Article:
CALIFORNIA, USA — As early as this week, healthcare workers across California could receive the first doses of the Pfizer vaccine following the FDA's emergency approval of the vaccine.
Moderna's vaccine will undergo the same review next week and is expected to be just as effective as the Pfizer vaccine.
California is expecting to receive 327,600 doses of the Pfizer vaccine on or before Dec. 15, and 672,000 doses of the Moderna vaccine, if it's approved, could arrive in the coming weeks, according to California Governor Gavin Newsom.
According to Pamela Yu from UC Davis Health, when asked if they are now expecting the vaccine shipment on Tuesday, Dec. 15, she said "I can confirm for you that it’s now looking like tomorrow [Tuesday], to the best of our knowledge.
Of the 327,000 doses expected this week, 35,145 doses will go to the region, including Sacramento, San Joaquin, Stanislaus, Placer, Yolo and seven other counties.
- Sacramento County Public Health Officer Dr. Olivia Kasirye said the county is expected to receive 15,000 doses of the initial Pfizer shipment based on the county's request.
- San Joaquin County’s Public Health Officer Maggie Park said the county is expected to receive 4,875 doses of the Pfizer shipment.
- Placer County's Public Health Officer Katie Combs-Prichard said the county is expect to receive 3,900 doses of the Pfizer shipment this week. Those vaccines will then be distributed to three hospitals: Kaiser Roseville, Sutter Roseville and Sutter Auburn Faith.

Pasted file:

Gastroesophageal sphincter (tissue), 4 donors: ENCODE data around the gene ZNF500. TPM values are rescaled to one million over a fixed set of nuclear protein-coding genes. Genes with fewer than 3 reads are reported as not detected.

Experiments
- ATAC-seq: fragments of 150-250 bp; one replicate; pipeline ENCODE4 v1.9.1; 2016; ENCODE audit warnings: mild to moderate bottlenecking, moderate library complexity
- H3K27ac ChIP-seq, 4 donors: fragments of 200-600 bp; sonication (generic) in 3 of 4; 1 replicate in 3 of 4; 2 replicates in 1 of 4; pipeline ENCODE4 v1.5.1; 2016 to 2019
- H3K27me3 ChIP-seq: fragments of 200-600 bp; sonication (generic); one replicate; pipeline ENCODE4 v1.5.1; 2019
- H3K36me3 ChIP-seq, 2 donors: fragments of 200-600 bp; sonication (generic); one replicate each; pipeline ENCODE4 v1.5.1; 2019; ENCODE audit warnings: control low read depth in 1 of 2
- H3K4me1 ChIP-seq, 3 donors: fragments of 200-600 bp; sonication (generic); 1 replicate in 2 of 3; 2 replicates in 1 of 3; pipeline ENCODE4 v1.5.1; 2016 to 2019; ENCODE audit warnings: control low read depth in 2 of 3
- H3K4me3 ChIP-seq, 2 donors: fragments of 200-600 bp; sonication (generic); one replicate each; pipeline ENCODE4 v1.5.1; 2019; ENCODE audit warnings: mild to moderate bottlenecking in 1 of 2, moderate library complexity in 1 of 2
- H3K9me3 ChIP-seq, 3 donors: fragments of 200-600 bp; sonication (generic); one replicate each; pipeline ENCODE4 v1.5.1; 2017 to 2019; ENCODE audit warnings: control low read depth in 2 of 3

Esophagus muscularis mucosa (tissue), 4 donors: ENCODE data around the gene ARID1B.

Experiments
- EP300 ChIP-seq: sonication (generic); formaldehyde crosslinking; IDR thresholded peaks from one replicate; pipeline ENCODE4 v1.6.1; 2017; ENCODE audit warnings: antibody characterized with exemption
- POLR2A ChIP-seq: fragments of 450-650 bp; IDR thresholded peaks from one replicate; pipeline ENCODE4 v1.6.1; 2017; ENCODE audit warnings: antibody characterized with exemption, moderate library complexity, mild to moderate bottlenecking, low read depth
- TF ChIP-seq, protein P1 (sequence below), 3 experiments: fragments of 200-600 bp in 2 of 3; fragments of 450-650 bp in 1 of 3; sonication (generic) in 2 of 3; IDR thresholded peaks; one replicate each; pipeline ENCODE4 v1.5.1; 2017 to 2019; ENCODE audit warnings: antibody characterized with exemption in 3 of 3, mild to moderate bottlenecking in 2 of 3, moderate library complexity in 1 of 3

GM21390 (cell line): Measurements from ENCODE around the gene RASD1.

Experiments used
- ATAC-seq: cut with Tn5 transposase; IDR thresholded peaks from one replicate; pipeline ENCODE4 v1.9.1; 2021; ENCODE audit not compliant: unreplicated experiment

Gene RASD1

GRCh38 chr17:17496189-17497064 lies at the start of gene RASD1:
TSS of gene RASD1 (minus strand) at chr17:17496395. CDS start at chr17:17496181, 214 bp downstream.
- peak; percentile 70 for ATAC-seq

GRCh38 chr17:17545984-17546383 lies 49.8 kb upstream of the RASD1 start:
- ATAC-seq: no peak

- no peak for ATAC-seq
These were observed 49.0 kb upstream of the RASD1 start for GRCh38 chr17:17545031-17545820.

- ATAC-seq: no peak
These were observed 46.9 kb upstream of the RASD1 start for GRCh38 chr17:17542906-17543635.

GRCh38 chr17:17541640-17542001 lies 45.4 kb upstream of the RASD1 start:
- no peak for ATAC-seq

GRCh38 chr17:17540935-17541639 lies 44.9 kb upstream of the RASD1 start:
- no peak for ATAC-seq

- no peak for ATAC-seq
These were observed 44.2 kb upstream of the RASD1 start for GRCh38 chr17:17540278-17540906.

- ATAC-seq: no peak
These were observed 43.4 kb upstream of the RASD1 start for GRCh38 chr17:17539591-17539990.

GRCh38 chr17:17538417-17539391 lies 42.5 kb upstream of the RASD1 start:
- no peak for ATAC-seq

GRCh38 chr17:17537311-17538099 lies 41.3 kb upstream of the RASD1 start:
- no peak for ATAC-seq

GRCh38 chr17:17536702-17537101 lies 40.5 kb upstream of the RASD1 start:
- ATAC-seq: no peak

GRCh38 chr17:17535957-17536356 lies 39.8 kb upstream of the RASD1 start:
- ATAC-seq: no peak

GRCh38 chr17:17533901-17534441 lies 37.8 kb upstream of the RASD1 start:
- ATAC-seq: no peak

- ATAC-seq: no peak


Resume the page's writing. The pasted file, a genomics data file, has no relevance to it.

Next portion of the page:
Who will receive vaccines first?
California will prioritize employees with direct exposure to COVID-19 in the healthcare industry and long-term care facilities. Allocations are based upon how many people are in each county, each provider’s storage capacity and other health equity considerations.
The exact allocations have yet to be announced for counties and hospitals has not been confirmed yet. Public health departments will administer vaccines and allocate doses among providers according to the California Department of Public Health.
How will the vaccines be stored?
Both vaccines need to be kept cold before they are distributed, but the Pfizer vaccine needs ultra-cold storage, between negative 70 and negative 80 degrees Celsius.
Currently, California has several ultra-cold freezers in the state including at University of California, Davis. Newsom said California currently has the storage capabilities to distribute the first wave of vaccines.
If approved, the Moderna vaccine will be easier to distribute; it can be stored in a regular refrigerator for up to 30 days.